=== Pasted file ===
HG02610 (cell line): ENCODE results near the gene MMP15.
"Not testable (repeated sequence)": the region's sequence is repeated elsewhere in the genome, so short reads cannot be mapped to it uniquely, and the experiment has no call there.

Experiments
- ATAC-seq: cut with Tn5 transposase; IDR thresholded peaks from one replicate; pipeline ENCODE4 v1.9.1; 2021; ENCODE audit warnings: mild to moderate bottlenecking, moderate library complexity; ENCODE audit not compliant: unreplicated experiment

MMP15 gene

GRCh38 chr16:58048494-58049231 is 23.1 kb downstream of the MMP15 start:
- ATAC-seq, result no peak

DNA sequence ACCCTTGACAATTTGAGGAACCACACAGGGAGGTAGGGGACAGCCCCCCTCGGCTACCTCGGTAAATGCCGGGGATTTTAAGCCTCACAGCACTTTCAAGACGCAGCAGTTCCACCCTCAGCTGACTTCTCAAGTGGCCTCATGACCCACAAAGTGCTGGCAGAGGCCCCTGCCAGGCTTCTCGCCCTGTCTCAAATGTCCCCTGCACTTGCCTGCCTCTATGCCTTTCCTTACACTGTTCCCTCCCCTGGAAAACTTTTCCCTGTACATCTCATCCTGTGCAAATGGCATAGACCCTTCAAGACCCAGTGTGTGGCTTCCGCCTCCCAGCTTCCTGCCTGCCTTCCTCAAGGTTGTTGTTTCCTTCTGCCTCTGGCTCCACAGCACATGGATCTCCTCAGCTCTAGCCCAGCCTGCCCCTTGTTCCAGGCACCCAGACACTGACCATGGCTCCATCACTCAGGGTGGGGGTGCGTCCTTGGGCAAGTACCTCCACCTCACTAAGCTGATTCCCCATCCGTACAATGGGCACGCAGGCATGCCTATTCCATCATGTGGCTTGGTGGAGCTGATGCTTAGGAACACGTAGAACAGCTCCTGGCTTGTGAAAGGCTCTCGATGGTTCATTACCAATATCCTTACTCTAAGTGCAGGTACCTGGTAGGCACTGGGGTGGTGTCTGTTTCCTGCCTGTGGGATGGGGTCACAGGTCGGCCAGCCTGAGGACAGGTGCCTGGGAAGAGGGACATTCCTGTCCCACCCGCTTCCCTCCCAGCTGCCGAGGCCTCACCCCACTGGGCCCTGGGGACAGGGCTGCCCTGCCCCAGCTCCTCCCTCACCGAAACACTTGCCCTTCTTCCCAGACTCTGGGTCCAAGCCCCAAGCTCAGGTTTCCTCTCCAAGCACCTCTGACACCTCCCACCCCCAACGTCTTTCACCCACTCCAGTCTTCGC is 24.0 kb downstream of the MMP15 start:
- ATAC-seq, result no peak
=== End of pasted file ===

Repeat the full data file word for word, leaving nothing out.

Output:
HG02610 (cell line): ENCODE results near the gene MMP15.
"Not testable (repeated sequence)": the region's sequence is repeated elsewhere in the genome, so short reads cannot be mapped to it uniquely, and the experiment has no call there.

Experiments
- ATAC-seq: cut with Tn5 transposase; IDR thresholded peaks from one replicate; pipeline ENCODE4 v1.9.1; 2021; ENCODE audit warnings: mild to moderate bottlenecking, moderate library complexity; ENCODE audit not compliant: unreplicated experiment

MMP15 gene

GRCh38 chr16:58048494-58049231 is 23.1 kb downstream of the MMP15 start:
- ATAC-seq, result no peak

DNA sequence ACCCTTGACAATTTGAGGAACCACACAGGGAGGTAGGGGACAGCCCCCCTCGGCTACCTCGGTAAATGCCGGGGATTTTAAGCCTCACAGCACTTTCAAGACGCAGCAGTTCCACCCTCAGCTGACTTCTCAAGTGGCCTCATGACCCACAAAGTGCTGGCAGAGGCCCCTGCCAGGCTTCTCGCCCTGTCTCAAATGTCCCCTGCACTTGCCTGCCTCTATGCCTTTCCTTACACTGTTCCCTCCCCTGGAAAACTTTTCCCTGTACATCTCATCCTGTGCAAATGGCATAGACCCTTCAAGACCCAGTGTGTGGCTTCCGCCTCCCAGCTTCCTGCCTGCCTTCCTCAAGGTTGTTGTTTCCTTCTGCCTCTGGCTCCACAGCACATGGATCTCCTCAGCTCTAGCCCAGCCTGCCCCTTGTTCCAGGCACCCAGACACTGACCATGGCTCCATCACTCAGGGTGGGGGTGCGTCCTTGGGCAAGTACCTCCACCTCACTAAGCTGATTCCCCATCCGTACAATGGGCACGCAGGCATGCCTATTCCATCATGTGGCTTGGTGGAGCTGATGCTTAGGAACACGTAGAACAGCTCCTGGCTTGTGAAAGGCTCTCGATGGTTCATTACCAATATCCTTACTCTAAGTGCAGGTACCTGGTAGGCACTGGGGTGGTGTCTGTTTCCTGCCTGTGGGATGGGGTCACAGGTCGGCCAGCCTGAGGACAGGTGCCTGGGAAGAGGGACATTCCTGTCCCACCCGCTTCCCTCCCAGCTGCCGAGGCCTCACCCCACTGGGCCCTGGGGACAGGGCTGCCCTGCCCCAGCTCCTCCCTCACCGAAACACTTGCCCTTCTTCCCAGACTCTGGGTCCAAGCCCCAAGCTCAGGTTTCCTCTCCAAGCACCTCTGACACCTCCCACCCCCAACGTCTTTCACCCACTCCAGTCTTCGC is 24.0 kb downstream of the MMP15 start:
- ATAC-seq, result no peak